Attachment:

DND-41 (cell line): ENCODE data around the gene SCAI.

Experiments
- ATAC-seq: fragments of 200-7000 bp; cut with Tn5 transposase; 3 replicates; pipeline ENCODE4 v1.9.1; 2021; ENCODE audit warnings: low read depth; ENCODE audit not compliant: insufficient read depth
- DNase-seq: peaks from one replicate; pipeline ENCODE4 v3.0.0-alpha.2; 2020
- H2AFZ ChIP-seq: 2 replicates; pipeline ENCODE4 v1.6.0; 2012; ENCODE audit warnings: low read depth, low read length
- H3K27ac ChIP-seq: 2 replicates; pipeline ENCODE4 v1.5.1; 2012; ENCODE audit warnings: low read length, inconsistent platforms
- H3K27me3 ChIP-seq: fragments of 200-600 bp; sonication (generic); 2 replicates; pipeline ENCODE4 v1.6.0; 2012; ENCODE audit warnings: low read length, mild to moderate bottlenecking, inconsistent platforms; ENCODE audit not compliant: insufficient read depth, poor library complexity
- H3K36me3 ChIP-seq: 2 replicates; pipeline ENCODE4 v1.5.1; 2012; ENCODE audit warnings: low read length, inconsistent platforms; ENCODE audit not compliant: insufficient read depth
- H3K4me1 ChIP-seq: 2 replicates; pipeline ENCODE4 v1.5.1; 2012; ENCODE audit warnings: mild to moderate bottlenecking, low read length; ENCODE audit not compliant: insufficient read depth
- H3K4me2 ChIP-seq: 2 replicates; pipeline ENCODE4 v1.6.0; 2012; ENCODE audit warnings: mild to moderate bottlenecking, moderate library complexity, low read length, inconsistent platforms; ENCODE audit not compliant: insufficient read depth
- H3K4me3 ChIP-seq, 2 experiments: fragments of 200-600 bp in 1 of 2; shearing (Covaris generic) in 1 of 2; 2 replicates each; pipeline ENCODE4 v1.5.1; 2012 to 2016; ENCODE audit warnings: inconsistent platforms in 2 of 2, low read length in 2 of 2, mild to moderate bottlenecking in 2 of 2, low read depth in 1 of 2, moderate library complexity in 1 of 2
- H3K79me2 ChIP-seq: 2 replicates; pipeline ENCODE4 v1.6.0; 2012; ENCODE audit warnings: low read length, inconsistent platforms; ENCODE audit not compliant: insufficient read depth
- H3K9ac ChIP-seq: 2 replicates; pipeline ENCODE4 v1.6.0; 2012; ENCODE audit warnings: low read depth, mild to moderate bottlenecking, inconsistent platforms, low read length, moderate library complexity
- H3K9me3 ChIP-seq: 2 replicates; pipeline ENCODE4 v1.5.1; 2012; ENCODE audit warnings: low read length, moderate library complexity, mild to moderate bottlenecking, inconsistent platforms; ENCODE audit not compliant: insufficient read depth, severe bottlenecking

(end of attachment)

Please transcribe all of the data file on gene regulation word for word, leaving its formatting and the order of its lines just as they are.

DND-41 (cell line): ENCODE data around the gene SCAI.

Experiments
- ATAC-seq: fragments of 200-7000 bp; cut with Tn5 transposase; 3 replicates; pipeline ENCODE4 v1.9.1; 2021; ENCODE audit warnings: low read depth; ENCODE audit not compliant: insufficient read depth
- DNase-seq: peaks from one replicate; pipeline ENCODE4 v3.0.0-alpha.2; 2020
- H2AFZ ChIP-seq: 2 replicates; pipeline ENCODE4 v1.6.0; 2012; ENCODE audit warnings: low read depth, low read length
- H3K27ac ChIP-seq: 2 replicates; pipeline ENCODE4 v1.5.1; 2012; ENCODE audit warnings: low read length, inconsistent platforms
- H3K27me3 ChIP-seq: fragments of 200-600 bp; sonication (generic); 2 replicates; pipeline ENCODE4 v1.6.0; 2012; ENCODE audit warnings: low read length, mild to moderate bottlenecking, inconsistent platforms; ENCODE audit not compliant: insufficient read depth, poor library complexity
- H3K36me3 ChIP-seq: 2 replicates; pipeline ENCODE4 v1.5.1; 2012; ENCODE audit warnings: low read length, inconsistent platforms; ENCODE audit not compliant: insufficient read depth
- H3K4me1 ChIP-seq: 2 replicates; pipeline ENCODE4 v1.5.1; 2012; ENCODE audit warnings: mild to moderate bottlenecking, low read length; ENCODE audit not compliant: insufficient read depth
- H3K4me2 ChIP-seq: 2 replicates; pipeline ENCODE4 v1.6.0; 2012; ENCODE audit warnings: mild to moderate bottlenecking, moderate library complexity, low read length, inconsistent platforms; ENCODE audit not compliant: insufficient read depth
- H3K4me3 ChIP-seq, 2 experiments: fragments of 200-600 bp in 1 of 2; shearing (Covaris generic) in 1 of 2; 2 replicates each; pipeline ENCODE4 v1.5.1; 2012 to 2016; ENCODE audit warnings: inconsistent platforms in 2 of 2, low read length in 2 of 2, mild to moderate bottlenecking in 2 of 2, low read depth in 1 of 2, moderate library complexity in 1 of 2
- H3K79me2 ChIP-seq: 2 replicates; pipeline ENCODE4 v1.6.0; 2012; ENCODE audit warnings: low read length, inconsistent platforms; ENCODE audit not compliant: insufficient read depth
- H3K9ac ChIP-seq: 2 replicates; pipeline ENCODE4 v1.6.0; 2012; ENCODE audit warnings: low read depth, mild to moderate bottlenecking, inconsistent platforms, low read length, moderate library complexity
- H3K9me3 ChIP-seq: 2 replicates; pipeline ENCODE4 v1.5.1; 2012; ENCODE audit warnings: low read length, moderate library complexity, mild to moderate bottlenecking, inconsistent platforms; ENCODE audit not compliant: insufficient read depth, severe bottlenecking